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Emergency Preparedness

Cold Weather Safety

Winter weather can be beautiful,  but it can also be hazardous, especially if you are caught unprepared during a winter storm or blizzard.

Winter storms create a higher risk of car accidents, hypothermia, frostbite, carbon monoxide poisoning, and heart attacks from overexertion. Winter storms including blizzards can bring extreme cold, freezing rain, snow, ice and high winds.

A winter storm can:

  • Last a few hours or several days.
  • Cut off heat, power and communication services.
  • Put older adults, children, sick individuals and pets at greater risk.

Avoid carbon monoxide poisoning. Only use generators and gas grills outdoors and away from windows. Never heat your home with a gas stovetop or oven.

Staying Warm When the Power is Out

  • Close blinds or curtains to keep in some heat.
  • Close off rooms to avoid wasting heat.
  • Wear layers of loose-fitting, lightweight, warm clothing.
  • Eat and drink.  Food provides energy to warm the body.  Avoid caffeine and alcohol.
  • Stuff towels or rags in cracks under doors.

Be Prepared for Winter Weather

Taking steps now to prepare for winter weather may save you time and money later if a winter storm impacts your community.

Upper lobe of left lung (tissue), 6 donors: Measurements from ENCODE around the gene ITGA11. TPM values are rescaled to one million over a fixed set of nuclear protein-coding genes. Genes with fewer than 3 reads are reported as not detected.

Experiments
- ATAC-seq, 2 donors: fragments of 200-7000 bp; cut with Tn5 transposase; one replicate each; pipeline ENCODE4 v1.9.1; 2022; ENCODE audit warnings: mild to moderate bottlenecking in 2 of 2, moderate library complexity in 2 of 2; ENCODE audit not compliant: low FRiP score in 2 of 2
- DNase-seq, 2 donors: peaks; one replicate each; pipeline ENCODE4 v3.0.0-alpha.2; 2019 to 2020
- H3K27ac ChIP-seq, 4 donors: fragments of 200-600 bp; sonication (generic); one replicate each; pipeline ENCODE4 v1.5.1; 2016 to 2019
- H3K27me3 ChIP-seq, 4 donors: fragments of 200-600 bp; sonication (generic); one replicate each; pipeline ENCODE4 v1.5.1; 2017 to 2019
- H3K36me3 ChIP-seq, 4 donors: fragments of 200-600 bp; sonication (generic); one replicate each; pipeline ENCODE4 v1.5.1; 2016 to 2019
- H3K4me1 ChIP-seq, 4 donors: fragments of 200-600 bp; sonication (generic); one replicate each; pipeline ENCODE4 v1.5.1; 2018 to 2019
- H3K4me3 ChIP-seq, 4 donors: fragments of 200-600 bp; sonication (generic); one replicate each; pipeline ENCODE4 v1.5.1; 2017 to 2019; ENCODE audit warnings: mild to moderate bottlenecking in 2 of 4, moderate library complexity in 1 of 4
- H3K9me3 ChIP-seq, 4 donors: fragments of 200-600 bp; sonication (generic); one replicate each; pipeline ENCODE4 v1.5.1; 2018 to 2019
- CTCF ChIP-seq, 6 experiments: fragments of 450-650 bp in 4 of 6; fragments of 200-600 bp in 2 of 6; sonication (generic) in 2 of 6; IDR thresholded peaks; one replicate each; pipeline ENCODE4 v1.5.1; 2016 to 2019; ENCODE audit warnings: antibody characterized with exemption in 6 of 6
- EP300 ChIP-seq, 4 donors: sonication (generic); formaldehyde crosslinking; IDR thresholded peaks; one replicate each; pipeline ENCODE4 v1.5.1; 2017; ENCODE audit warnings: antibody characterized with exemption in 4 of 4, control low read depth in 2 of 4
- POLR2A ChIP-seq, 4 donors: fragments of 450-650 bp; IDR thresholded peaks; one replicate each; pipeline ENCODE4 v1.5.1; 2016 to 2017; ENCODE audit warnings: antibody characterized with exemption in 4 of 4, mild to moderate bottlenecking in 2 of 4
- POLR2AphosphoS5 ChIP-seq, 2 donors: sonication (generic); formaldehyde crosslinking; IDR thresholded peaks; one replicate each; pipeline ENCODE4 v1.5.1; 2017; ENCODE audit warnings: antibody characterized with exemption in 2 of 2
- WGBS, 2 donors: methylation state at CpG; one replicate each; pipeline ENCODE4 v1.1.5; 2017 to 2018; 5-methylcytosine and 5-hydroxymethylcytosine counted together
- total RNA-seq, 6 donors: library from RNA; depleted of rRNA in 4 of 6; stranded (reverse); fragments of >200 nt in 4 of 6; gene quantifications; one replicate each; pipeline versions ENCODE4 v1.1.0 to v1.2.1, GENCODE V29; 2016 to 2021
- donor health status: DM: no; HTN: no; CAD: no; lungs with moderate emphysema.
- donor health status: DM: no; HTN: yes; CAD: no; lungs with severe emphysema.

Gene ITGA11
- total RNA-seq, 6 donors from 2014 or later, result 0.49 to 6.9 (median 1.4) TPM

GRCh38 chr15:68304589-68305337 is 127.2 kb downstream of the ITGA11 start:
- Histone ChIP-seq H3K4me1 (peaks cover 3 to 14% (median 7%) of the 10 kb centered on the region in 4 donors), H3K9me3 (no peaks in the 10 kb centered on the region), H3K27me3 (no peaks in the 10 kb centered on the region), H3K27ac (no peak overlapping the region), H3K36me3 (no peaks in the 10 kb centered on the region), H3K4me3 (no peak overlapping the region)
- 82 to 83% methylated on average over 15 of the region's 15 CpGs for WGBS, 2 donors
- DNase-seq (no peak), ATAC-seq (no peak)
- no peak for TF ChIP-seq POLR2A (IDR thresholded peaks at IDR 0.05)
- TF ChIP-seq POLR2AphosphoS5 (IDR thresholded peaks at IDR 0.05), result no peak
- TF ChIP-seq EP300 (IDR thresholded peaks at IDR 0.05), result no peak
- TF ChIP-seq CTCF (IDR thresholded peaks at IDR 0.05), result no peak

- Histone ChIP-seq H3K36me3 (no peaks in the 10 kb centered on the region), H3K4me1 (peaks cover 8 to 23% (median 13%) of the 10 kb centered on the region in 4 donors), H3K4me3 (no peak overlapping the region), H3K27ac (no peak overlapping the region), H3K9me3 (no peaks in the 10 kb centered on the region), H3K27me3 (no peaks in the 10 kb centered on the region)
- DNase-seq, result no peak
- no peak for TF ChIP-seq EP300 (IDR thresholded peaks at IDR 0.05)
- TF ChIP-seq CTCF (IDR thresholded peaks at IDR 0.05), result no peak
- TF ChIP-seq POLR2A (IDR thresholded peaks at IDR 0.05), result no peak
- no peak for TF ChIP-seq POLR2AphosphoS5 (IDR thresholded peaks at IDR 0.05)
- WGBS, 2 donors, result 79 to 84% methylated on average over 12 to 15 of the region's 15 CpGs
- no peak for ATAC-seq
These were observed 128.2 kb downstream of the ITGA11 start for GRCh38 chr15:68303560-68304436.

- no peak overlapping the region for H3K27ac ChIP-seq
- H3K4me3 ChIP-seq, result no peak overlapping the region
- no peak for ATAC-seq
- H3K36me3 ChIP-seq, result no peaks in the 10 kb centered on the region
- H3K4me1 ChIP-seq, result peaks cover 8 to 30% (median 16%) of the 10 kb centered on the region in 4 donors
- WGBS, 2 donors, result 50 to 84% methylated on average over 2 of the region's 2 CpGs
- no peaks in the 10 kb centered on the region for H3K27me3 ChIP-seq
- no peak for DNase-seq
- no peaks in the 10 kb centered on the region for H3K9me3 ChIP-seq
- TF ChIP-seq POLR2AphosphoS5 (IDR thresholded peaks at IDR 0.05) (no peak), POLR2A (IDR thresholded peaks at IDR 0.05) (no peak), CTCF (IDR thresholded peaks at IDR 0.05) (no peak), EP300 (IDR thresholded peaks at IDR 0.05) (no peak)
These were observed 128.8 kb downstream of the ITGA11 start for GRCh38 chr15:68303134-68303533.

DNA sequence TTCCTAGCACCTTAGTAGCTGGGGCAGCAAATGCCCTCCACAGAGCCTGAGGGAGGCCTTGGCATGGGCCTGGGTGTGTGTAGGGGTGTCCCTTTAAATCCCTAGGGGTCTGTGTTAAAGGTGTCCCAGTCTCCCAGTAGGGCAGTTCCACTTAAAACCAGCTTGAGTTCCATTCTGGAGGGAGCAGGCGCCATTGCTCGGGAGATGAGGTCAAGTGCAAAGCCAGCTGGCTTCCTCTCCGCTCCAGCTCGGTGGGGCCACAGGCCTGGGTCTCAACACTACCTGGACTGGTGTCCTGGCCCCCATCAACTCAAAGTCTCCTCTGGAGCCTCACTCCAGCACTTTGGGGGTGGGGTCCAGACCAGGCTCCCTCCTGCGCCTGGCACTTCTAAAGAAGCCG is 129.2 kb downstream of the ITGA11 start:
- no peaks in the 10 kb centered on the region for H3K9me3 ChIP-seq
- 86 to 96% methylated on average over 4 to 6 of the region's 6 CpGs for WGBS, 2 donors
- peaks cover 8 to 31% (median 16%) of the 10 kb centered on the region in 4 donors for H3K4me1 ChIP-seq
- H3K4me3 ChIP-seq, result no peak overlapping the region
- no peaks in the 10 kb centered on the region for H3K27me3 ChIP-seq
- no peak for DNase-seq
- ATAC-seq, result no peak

• Prepare your home to keep out the cold with insulation, caulking and weather stripping. Learn how to keep pipes from freezing. Install and test smoke alarms and carbon monoxide detectors with battery backups.
  • Gather supplies in case you need to stay home for several days without power. Keep in mind each person’s specific needs, including medication. Remember the needs of your pets. Have extra batteries for radios and flashlights. Learn more at
  • If you are unable to afford your heating costs, weatherization or energy-related home repairs, contact the Low Income Home Energy Assistance Program (LIHEAP) for help.
  • Put together an emergency supply kit for your car in case you are stranded when away from home.